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Dist. 201 teachers receive special response training

Published: Wednesday, March 13, 2013 8:57 a.m. CDT
Caption
(Kris Stadalsky photo for Shaw Media)
Minooka police Officer and SRT member Ken Briley speaks to Minooka Grade School teachers and staff about what to expect during an active shooting event.

MINOOKA — At a recent safety in-service, teachers and staff at Minooka Grade School District 201 got a small taste of what it might be like if an armed intruder ever breached one of the school buildings.

The program was disturbing to most in attendance. It had to be that way to drive home the point that educators need always be on alert and think outside the box to keep themselves and their students safe.

After the shooting at Sandy Hill Elementary School in Newtown, Conn., Minooka Grade School Superintendent Al Gegenheimer and Minooka police decided it was important to conduct an in-service to address the issue.

“It was not meant to alarm, not intended to shock or scare,” Gegenheimer said. “It was meant to (clarify) how important each role is in an emergency.”

While the school district has their own crisis management plan, which spells out how to address emergency situations, the plan might not always apply. Teachers need to have a Plan B.

Minooka Police Officer and Kendall County Special Response Team (SRT) member Ken Briley conducted the program. Briley is also the director of emergency management for the village of Minooka. One thing Briley did was show video footage of the Columbine High School shooting. No one except the presenters knew it was a re-enactment until it was over. Teachers needed to be in the right mindset, Briley said.

Later, he had participants close their eyes and picture their own classroom or work area exactly how it is. He mentally walked them through a scenario where a shooter gets into the school. Then he’s inside the classroom a gun.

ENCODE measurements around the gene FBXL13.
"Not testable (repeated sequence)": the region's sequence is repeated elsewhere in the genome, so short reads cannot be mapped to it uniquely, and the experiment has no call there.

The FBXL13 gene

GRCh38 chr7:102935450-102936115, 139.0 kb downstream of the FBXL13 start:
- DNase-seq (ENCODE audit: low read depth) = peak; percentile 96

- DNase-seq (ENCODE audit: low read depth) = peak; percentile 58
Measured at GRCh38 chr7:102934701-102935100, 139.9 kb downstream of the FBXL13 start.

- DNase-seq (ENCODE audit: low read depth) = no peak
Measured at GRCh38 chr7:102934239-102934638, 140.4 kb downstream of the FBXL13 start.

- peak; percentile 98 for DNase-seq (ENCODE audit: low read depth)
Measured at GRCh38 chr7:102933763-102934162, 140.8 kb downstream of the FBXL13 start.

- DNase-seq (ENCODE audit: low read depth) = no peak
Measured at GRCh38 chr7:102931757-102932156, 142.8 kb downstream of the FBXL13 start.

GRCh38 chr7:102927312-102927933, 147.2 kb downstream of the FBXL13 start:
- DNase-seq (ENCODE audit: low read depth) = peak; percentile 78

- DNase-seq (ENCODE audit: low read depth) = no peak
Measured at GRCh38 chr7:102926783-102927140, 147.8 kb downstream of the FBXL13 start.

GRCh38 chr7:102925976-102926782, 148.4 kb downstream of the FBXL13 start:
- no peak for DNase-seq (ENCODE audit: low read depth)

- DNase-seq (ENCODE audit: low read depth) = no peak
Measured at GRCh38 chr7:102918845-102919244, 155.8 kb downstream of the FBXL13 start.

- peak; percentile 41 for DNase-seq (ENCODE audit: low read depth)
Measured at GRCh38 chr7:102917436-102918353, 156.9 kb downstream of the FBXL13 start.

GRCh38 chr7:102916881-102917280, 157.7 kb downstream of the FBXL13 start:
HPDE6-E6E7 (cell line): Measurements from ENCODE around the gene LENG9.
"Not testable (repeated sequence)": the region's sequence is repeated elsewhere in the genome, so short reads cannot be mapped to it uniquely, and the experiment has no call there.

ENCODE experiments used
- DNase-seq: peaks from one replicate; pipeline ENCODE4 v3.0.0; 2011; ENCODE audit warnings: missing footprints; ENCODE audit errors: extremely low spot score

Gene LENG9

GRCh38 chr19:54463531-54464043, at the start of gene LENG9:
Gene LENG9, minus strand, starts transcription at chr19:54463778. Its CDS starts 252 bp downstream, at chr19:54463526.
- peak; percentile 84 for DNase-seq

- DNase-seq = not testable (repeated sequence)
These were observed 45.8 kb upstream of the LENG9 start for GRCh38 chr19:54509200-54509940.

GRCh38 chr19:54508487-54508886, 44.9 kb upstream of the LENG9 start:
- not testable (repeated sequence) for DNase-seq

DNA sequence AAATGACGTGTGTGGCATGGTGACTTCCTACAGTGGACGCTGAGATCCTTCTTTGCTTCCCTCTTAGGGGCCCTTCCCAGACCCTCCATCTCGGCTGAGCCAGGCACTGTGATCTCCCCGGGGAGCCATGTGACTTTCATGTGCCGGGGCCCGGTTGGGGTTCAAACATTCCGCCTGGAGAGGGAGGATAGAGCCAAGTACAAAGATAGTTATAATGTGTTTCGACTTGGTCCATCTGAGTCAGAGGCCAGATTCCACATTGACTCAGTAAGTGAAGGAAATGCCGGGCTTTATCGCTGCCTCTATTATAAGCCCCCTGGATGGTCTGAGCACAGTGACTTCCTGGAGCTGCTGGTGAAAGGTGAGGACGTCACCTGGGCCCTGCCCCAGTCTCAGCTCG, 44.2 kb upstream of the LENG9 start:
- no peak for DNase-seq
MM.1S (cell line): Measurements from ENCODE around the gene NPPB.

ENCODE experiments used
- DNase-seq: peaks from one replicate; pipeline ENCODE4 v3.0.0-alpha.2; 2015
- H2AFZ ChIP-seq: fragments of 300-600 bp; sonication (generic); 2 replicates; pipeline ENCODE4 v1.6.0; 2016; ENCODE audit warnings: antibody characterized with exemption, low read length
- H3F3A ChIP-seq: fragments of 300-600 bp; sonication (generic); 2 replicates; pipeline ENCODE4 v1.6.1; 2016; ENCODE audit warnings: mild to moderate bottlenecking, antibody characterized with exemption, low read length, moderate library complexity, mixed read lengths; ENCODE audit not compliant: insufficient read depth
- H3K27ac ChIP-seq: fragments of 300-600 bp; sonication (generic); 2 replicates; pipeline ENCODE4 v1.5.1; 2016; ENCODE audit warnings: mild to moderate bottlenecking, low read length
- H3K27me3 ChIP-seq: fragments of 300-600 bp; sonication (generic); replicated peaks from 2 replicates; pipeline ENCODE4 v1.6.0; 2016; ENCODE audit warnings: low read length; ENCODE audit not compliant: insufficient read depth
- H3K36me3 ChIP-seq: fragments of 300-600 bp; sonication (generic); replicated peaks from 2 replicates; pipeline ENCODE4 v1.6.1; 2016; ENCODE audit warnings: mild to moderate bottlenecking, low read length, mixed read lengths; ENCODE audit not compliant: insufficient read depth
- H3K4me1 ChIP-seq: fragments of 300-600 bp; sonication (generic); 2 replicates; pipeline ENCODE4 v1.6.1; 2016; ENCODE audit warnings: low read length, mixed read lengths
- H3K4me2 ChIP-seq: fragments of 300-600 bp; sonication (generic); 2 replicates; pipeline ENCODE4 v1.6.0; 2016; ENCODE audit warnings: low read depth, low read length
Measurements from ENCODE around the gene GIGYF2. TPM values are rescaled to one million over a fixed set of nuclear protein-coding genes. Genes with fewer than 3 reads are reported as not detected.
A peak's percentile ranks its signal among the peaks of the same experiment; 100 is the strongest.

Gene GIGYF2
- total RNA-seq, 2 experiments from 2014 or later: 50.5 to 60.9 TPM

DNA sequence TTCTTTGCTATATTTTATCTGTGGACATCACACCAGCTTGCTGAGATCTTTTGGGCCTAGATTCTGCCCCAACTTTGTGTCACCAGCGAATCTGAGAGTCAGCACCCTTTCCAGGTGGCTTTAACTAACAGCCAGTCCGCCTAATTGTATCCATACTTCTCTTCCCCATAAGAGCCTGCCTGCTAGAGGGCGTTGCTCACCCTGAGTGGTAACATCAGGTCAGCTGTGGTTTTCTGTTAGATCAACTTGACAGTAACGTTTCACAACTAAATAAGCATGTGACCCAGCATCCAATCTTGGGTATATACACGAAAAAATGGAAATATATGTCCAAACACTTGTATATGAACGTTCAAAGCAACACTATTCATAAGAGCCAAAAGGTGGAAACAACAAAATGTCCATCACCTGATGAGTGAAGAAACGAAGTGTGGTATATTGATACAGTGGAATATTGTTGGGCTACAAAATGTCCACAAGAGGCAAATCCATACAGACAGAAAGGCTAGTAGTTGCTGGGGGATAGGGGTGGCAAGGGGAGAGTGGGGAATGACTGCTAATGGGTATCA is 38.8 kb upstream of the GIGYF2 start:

“Running the scenario through their heads is mental preparation,” Briley said.

He wanted teachers to think about and envision what they might actually do if a situation occurred so it wouldn’t be the first time they ever thought about it, he said.

It was very powerful, said Melinda DiLorenzo, special education teacher at Minooka Grade School. “That was very emotional,” DiLorenzo said. “At that point, I cried.”

September 11 changed the way people respond to shooters, Briley said. People fight back, it’s better to do something than nothing.

“Take this personally, don’t be a victim,” he said. “You have to decide what you are going to do, have that plan in your mind.”

Briley discussed vital information, like the profile of an active shooter, things teachers should do in an emergency, what information to give when calling 9-1-1 and how things would play out when police and SRT members arrived.

Minooka Officer James Sinovich, a Kendall County SRT member, came out from behind a closed door suited up in his riot gear, armed with a rifle, showing teachers what they could expect to see.

There will be a lot of noise going on as they focus on locating and removing the shooter, Briley said. There will be lots of yelling and teachers may hear what’s called a flash-bang, with bright lights that mess with equilibrium.

“I am not going to be officer friendly,” he said. “Our job is to get to the shooter first.”

When Briley gets up each morning, he is in Code Green, a relaxed state.

When he leaves his house and puts on his vest, he automatically goes into Code Yellow. It’s a signal for both his body and his mind to be on alert. He begins taking mental notes of his environment.

In an emergency situation, he is in Code Red, he said.

“Where is your code yellow?” he asked the teachers.

“He opened our eyes to making us aware of our surroundings,” DiLorenzo said. “It’s not just in the school, it’s outside, like a block down. We have to notice things that look out of place.”

Teachers no longer have the luxury of just being teachers, DiLorenzo said.

“You shouldn’t have to be thinking about these things. Unfortunately, it’s the world we live in,” she said.

The program touched something in many teachers that they have been thinking about since Sandy Hill, but most have been leery to discuss out loud.

DiLorenzo and the other teachers at her table feel they are in an entirely different mental state now, she said.

Briley summed up the program with these words: “I wanted to do this exercise to mentally prepare you. I hope it never happens; I hope I never have to come into the building in Code Red.”

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